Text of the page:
In practice, this change in approach starts with an auditing process: it’s near impossible to effectively protect assets (let alone improve their performance) without a detailed knowledge of where any potential weaknesses and areas for improvement lie.
As shown in the resilience map below, organisations need to identify all the potential risks and destructive forces acting on their assets, sites and infrastructure.
As with any auditing process, identifying these risks and forces provides the insight needed to make changes for the better. While this is arguably common sense, I am certain that oversight will see many organisations caught off guard by the significant flood risks coming our way. However, with growing interdependencies between networks and a wealth of new data coming to light, I remain confident that UK wide learning will massively reshape the effectiveness of PPM in the near future.
The reason the organisations we’re working with are so resilient is because they have stopped relying on the past as an accurate indicator of what is going to happen in the future. They’re letting data guide their decision making. They’re attending industry conferences and actively conducting research. They’re using PPM as an opportunity to scrutinise every possible area of weakness and opportunity to lower the TCO of assets.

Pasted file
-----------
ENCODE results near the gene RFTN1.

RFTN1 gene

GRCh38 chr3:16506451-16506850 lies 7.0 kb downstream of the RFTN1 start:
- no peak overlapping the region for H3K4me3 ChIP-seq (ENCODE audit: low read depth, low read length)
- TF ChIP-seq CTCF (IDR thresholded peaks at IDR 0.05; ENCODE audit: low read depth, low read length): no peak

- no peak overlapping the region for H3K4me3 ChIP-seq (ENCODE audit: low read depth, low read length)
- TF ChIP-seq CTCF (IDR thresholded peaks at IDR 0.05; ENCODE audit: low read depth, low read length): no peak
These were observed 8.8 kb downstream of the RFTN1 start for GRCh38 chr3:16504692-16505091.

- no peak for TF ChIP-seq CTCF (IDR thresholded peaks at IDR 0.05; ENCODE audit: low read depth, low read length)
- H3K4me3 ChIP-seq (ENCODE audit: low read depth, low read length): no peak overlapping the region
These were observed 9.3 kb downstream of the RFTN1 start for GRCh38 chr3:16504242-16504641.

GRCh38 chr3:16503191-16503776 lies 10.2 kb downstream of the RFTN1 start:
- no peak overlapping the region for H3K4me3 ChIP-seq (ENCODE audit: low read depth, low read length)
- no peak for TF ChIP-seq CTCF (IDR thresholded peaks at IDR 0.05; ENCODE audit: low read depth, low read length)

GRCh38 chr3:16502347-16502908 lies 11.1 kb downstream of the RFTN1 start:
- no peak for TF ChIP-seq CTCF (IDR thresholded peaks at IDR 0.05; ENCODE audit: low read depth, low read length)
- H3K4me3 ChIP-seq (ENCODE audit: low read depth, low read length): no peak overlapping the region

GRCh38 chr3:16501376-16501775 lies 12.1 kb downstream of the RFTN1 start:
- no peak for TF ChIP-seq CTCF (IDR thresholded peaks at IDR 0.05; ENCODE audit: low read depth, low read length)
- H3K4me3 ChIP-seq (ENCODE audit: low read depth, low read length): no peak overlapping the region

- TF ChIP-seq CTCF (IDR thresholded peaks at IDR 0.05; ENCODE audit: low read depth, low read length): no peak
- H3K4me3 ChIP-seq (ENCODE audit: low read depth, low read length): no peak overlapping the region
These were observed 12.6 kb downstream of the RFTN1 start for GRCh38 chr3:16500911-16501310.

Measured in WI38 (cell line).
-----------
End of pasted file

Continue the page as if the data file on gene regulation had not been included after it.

As a result, PPM is becoming less of a box-ticking exercise conducted to make sure everything’s running compliantly, and more of a feedback loop to ensure constant, incremental improvement.
Airlines and Eternal Improvement
As much as I’d like Adler & Allan to take credit for this Eternal Improvement approach to resilience, it’s an idea that many industries have been applying for decades in various forms.
Take the airline industry for instance.
Praised in Nassim Taleb’s book “Antifragile” for their ability to “[convert] disorder, error, mistakes, variability into fuel for improvement”, airlines are resilient by designand are the perfect example of Eternal Improvement in action.
Ever heard something say the best time to fly is after an accident or security breach has occurred?
Well there’s actually truth in this statement for two reasons.
Firstly, all airlines will strengthen their security measures and safety precautions immediately after the disruption to prevent following the same fate. Secondly, the airline will investigate the inherent weaknesses that allowed the incident to occur in the first place, as well as any other vulnerabilities that had not previously been discovered or accounted for.
Because of this auditing process, airlines are able to consistently learn from their own mistakes and those of competitors, each becoming safer, more reliable and more secure following every incident.
I believe that this is a model the UK needs to adopt and continue to weave into their PPM efforts. I also believe this improvement-centric approach to maintenance will continue to grow in popularity as even more organisations begin to accept a simple truth about the current climate: when risks continue to evolve, Eternal Improvement is the only way to survive.
This post originally appeared as a LinkedIn Pulse post.